Especially when it is as evident as here that the verbal is not always necessary to get the point and purpose across. Some of the most entrancing and effecting moments in Midsummer have no English involved. P R Jijoy as Theseus and Oberon speaks primarily in Malayalam and Sanskrit with the rarest of English and can't help but draw all eyes every time he is on stage. There are a couple of times when a large group breaks out into traditional song (although music is the universal language) that draw one into the community being constantly shared by this cast. And as M Palani's Demetrius declares his love for Helena in front of everyone the morning after -- and in Tamil -- I unexpectedly snapped out of my trance to realize just how fully locked into the show I was. This was mainly because of the second universal language: Archana Ramaswamy, who plays Hippolyta and Titania. Archana is a vision to behold (she's the one in all of the marketing material you've been seeing) and is always and utterly emotionally turned on during the show. She speaks in English throughout her role, but conveys twice as much simply through a glance here or a little eye contact there. Demetrius' ode to Helena is a perfect example. As I'm listening to this speech, normally a nice little "let's tie up these ends" moment, I glanced at Hippolyta to find a tear-streaked face. And not just a dab. Over a smile to make pulses race, tears were openly flowing down her cheeks. I watched tears drip, drip, drip onto her chest during a scene that is otherwise often a little glossed over in a language that I know nothing about and I was smitten. This is a woman that I want to forget everything and fall in love with. It's just one more on a long list of things about this show that go beyond understanding.


Meanwhile, down in Hyde Park, Court's brought in SITI Company's Radio Macbeth, another visiting Shakespeare production that either requires working knowledge of the source play or a willingness to give in to experience over narrative. This Anne Bogart directed piece is as much a concert as it is a theatrical experience. Set on sparsely furnished bare stage with four or five microphones scattered throughout, Bogart has cut Mackers down to ninety minutes and forged those ninety with a firm sense of musical abstraction. While still technically a telling (actually very much literally so) of the story, Radio Macbeth at its finest moments is a physicalization of Shakespeare's musicality. I'm a firm believer in revisionism and the power of new interpretation when it comes to the classics -- as unpopular as the idea may be, I don't know that the Folio and meter are the sacred cattle that they have become. Important to be aware of and only to be ignored with a purpose, perhaps, but certainly to be ignored from time to time. However, even as I look on from that stance, what Bogart has done is an honor to the placement of these words. If you are going to treat Shakespeare as the poetry that it is, this is what it should sound like. The nightmare soundscape of the Act IV witches/apparitions/kings horror and the absolute percussion of Lady Macbeth's insanity are perfect examples -- words and sounds intertwined to the point that you want to close your eyes on occasion, just to appreciate them.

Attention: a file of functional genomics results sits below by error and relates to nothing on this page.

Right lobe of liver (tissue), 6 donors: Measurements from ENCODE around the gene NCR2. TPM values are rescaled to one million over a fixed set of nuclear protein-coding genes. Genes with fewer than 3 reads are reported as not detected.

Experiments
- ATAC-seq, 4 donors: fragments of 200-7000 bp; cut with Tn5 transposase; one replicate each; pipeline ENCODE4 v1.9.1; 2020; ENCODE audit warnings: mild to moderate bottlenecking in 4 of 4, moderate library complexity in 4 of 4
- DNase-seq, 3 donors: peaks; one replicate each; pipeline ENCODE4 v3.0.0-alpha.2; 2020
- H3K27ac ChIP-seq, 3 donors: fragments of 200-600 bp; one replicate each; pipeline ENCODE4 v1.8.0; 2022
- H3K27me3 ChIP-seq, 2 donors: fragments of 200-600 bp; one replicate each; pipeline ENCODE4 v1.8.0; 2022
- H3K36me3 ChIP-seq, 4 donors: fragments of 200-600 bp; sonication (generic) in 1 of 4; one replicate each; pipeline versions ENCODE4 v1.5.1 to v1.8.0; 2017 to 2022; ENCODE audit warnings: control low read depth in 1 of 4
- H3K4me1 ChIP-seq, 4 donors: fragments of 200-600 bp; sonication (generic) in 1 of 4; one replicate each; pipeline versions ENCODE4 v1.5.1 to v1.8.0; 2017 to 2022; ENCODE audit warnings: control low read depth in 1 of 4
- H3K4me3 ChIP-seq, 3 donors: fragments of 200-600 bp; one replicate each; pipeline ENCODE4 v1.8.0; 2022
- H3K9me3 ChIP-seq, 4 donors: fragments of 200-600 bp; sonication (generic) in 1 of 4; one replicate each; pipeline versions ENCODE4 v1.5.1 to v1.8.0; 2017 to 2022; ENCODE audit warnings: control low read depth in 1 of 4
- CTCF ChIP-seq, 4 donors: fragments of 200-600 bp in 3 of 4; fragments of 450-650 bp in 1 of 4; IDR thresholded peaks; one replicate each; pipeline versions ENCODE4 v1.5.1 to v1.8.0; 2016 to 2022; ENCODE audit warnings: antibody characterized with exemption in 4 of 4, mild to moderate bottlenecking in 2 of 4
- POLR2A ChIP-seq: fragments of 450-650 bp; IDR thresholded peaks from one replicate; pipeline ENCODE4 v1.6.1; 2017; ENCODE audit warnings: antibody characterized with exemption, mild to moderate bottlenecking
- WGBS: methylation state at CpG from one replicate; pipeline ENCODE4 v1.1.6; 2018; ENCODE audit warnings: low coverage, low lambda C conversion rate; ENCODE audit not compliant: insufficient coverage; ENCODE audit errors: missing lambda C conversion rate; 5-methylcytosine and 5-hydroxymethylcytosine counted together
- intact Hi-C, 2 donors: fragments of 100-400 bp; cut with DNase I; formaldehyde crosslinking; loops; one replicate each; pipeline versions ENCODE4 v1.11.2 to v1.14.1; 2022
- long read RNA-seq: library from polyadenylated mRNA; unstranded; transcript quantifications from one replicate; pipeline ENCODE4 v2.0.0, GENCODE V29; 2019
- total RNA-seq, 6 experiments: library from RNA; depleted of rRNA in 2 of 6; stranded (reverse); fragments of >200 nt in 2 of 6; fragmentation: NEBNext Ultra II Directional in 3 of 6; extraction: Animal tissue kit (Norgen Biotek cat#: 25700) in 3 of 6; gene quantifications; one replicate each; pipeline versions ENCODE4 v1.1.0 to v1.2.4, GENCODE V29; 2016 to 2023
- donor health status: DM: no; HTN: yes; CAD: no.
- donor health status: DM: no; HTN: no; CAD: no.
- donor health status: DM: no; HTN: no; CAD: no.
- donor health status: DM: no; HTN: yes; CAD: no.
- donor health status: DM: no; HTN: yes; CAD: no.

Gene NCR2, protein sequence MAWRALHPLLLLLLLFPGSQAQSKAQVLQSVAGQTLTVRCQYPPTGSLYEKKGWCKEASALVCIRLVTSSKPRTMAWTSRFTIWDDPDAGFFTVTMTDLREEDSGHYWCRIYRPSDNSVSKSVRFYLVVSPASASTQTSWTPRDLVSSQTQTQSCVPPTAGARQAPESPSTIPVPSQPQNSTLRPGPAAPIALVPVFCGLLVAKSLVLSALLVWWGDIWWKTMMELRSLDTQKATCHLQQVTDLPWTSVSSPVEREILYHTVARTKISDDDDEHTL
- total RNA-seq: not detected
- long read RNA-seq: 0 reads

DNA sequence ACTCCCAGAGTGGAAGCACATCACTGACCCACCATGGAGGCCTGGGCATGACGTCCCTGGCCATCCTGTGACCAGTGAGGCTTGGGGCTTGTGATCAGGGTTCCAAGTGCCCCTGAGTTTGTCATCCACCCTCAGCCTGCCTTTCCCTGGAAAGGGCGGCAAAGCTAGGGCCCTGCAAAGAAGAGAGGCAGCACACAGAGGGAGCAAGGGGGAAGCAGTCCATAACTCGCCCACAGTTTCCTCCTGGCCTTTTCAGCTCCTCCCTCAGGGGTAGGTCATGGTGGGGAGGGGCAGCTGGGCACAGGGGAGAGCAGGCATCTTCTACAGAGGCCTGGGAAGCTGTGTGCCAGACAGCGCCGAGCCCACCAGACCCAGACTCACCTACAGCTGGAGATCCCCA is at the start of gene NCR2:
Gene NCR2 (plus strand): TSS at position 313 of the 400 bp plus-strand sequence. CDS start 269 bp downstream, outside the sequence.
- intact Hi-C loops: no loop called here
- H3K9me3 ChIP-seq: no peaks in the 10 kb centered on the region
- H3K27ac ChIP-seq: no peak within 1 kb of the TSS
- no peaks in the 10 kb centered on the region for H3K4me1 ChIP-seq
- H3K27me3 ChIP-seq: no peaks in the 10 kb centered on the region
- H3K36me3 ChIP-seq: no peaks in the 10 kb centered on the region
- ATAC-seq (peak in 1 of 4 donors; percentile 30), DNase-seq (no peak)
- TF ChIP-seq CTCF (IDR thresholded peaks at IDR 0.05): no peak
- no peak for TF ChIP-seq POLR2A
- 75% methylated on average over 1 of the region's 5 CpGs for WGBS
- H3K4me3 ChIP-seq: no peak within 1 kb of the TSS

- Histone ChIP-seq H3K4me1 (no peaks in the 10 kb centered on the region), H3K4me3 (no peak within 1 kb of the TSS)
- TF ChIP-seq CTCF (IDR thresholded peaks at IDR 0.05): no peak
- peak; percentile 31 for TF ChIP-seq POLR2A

In the lobby afterwards, I heard a student explaining to his family the plot of Macbeth and how the very loose narrative conceit of Radio Macbeth correlates. I felt bad for them; all of the magic was slowly being drained from the piece in an attempt to gain the upper hand on the ephemera of the show through knowledge and detail. Sometimes theatre isn't only about What Happened in the play. Sometimes, and these are some of the times I find most glorious, it's primarily about What Is Happening on stage.


I'm throwing The Unconquered, currently running at Trap Door, on here as well. It's a bit of an oddball in the grouping, but did you expect any less from Trap Door? With The Unconquered, playwright Torben Betts has reached some sort of odd symbiosis between Beckett, Kane, and Seuss. It's a lazy comparison on my part, but the show does defy easy explanation. In a 50s/60s sitcom world in the midst a revolution, Betts, through extensive repetition, uncomfortable imagery, and rapid fire slash overlapping dialogue, has created a work that pounds your skull into submission politically without ever truly giving an innocent to root for. It's a bleak work, offset by the sunshine of its world, where nothing bad really honestly happens, because even when it does, there's always a little canned laughter to save the day. Even the glimpses of the death and destruction waiting outside are provided to us through live vocal (and thus gleefully underdramatic) sound effects as performed by Kevin Lucero Less as Soldier, a performance that initially provides the vigor for the show but slowly crosses the fence from absurdist to self-parodic. It's kind of a running theme. Everything starts fiercely real in an anti-naturalistic setting and then ever so steadily becomes more and more painfully chosen for absurdity rather than allowed to be absurd, to the point where video footage of Soldier as a Max Headroom/Lounge Singer wannabe blares as Mother and Father do the theatrical robot (because they become incorporated into the machine works that are The System, understand?), while god knows what is exactly happening for the sake of the show. And while a vicious moment of stillness at the end begins the way to redemption, Beata Pilch (who pulls double duty as director and Mother) let the unruliness of the piece to often outweigh the reigns she held. When Soldier enters at a mile a minute making ricochet noises all the way, we're in it. When he becomes vaguely Eurotrash and sings, we're not sure, but we'll play along. And by the time he's a dozen different things, none of them identifiable, we don't know what we're supposed to be listening for or looking at and there's far too much of it with too little interest to even sit back and enjoy the ride.